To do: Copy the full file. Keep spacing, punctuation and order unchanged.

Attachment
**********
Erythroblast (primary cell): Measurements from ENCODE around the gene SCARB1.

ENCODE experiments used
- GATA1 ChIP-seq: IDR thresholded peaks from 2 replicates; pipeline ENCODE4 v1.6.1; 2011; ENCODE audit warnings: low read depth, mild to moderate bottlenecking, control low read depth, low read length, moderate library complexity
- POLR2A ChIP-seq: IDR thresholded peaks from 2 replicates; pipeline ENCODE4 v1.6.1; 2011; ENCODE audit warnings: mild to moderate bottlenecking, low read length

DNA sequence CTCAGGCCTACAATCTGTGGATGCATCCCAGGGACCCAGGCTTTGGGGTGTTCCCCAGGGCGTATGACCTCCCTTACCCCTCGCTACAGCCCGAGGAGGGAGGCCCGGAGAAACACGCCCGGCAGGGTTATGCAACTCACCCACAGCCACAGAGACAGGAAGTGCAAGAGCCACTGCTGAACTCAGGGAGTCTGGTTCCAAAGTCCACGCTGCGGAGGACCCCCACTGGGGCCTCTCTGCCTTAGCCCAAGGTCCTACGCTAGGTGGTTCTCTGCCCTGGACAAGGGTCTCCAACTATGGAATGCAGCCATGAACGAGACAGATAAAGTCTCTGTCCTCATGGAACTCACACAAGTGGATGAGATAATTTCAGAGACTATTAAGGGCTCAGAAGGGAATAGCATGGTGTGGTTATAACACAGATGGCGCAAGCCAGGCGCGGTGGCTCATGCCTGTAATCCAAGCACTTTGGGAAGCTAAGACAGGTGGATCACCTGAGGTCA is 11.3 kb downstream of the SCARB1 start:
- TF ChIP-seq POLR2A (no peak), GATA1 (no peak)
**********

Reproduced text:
Erythroblast (primary cell): Measurements from ENCODE around the gene SCARB1.

ENCODE experiments used
- GATA1 ChIP-seq: IDR thresholded peaks from 2 replicates; pipeline ENCODE4 v1.6.1; 2011; ENCODE audit warnings: low read depth, mild to moderate bottlenecking, control low read depth, low read length, moderate library complexity
- POLR2A ChIP-seq: IDR thresholded peaks from 2 replicates; pipeline ENCODE4 v1.6.1; 2011; ENCODE audit warnings: mild to moderate bottlenecking, low read length

DNA sequence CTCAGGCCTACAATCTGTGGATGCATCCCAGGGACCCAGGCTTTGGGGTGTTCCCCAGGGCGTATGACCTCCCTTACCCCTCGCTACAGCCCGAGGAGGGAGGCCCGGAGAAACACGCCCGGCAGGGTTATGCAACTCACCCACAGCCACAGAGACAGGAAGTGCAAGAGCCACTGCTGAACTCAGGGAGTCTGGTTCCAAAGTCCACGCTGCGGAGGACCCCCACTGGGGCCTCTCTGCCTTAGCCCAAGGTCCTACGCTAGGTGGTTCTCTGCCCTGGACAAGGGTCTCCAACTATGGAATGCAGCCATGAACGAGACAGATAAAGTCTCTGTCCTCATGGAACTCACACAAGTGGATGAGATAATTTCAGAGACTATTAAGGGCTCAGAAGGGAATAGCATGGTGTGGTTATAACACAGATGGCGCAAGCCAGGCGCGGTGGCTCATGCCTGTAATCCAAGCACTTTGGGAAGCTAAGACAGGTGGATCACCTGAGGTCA is 11.3 kb downstream of the SCARB1 start:
- TF ChIP-seq POLR2A (no peak), GATA1 (no peak)